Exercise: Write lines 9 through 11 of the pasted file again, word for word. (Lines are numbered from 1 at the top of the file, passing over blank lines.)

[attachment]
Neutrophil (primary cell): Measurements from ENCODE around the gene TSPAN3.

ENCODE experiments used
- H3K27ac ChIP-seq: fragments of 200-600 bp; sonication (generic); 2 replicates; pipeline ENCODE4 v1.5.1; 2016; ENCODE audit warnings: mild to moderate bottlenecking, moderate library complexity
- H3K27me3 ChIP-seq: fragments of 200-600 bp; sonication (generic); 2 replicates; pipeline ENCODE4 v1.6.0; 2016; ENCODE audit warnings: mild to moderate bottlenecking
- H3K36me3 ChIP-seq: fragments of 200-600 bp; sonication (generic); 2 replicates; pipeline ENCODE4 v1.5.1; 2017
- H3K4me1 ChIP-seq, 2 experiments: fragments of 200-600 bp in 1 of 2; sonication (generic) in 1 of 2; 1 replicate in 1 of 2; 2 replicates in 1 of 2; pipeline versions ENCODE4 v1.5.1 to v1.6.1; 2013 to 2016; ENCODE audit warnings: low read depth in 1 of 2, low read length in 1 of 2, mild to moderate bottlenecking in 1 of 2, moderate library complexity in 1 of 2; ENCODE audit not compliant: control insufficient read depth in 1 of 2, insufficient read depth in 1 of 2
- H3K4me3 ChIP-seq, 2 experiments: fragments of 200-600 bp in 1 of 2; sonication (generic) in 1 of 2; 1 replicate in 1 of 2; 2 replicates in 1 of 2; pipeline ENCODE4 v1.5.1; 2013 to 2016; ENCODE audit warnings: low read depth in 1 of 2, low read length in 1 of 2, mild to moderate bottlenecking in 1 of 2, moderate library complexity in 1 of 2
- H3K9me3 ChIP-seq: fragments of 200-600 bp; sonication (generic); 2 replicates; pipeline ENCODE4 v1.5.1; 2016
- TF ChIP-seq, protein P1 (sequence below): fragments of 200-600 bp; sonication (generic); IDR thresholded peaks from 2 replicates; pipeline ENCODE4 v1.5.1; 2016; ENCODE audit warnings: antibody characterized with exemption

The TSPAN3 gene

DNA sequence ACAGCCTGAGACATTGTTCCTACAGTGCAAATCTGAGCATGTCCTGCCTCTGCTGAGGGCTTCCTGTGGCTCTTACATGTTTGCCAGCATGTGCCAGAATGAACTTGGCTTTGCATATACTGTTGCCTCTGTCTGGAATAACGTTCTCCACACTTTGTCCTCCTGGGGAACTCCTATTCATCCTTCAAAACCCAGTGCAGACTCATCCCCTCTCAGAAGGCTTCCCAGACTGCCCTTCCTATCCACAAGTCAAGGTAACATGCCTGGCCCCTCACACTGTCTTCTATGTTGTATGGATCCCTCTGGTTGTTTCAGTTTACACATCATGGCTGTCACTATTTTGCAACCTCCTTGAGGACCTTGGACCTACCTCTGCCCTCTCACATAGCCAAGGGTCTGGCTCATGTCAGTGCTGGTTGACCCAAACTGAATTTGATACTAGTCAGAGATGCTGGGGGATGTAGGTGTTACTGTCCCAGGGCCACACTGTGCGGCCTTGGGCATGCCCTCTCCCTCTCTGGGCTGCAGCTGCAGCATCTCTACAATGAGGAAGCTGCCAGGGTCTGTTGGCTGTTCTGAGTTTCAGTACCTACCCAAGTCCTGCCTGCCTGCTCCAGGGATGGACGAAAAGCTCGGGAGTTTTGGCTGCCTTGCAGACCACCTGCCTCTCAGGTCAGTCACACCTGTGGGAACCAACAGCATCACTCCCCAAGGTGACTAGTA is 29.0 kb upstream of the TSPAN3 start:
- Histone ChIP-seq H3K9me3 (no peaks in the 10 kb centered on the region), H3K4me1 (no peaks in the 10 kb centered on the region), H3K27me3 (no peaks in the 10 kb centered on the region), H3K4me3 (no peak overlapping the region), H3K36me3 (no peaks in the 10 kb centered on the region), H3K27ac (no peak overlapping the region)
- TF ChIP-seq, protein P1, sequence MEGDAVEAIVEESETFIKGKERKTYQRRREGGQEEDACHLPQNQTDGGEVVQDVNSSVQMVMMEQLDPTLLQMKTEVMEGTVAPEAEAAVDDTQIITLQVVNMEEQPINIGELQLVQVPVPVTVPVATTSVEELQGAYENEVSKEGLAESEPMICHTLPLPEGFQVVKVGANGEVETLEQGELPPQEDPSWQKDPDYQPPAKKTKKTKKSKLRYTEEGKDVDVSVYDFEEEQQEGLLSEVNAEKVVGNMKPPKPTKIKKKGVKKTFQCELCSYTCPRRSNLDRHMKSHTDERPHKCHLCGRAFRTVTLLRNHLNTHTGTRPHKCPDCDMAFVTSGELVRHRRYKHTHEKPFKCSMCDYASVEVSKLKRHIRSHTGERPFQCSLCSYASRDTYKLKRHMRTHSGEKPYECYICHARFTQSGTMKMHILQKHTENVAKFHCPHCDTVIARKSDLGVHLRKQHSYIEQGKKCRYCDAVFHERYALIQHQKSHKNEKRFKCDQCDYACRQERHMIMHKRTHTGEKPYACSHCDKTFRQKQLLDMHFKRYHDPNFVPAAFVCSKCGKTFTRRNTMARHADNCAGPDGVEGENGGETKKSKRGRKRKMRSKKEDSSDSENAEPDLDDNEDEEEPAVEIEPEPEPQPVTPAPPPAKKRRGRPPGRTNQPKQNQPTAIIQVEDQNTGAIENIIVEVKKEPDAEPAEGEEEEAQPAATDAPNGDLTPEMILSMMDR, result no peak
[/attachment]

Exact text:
- TF ChIP-seq, protein P1 (sequence below): fragments of 200-600 bp; sonication (generic); IDR thresholded peaks from 2 replicates; pipeline ENCODE4 v1.5.1; 2016; ENCODE audit warnings: antibody characterized with exemption

The TSPAN3 gene

DNA sequence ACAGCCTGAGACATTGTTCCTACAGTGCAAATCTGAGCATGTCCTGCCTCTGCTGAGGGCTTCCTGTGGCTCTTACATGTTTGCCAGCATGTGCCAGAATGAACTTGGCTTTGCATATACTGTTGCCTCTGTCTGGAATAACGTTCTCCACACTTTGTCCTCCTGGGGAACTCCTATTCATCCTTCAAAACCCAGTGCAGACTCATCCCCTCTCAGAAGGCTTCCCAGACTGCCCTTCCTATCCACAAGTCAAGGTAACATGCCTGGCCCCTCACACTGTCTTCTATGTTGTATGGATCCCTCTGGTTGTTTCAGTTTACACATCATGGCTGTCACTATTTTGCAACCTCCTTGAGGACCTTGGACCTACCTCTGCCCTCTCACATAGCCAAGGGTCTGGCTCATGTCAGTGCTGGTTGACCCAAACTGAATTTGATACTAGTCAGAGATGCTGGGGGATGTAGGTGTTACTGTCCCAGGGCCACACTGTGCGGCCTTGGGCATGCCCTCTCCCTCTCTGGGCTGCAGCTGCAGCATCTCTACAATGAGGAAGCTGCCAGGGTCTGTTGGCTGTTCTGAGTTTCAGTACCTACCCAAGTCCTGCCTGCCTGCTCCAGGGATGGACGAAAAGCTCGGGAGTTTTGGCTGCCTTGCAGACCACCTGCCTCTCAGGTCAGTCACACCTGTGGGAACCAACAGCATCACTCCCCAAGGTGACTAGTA is 29.0 kb upstream of the TSPAN3 start: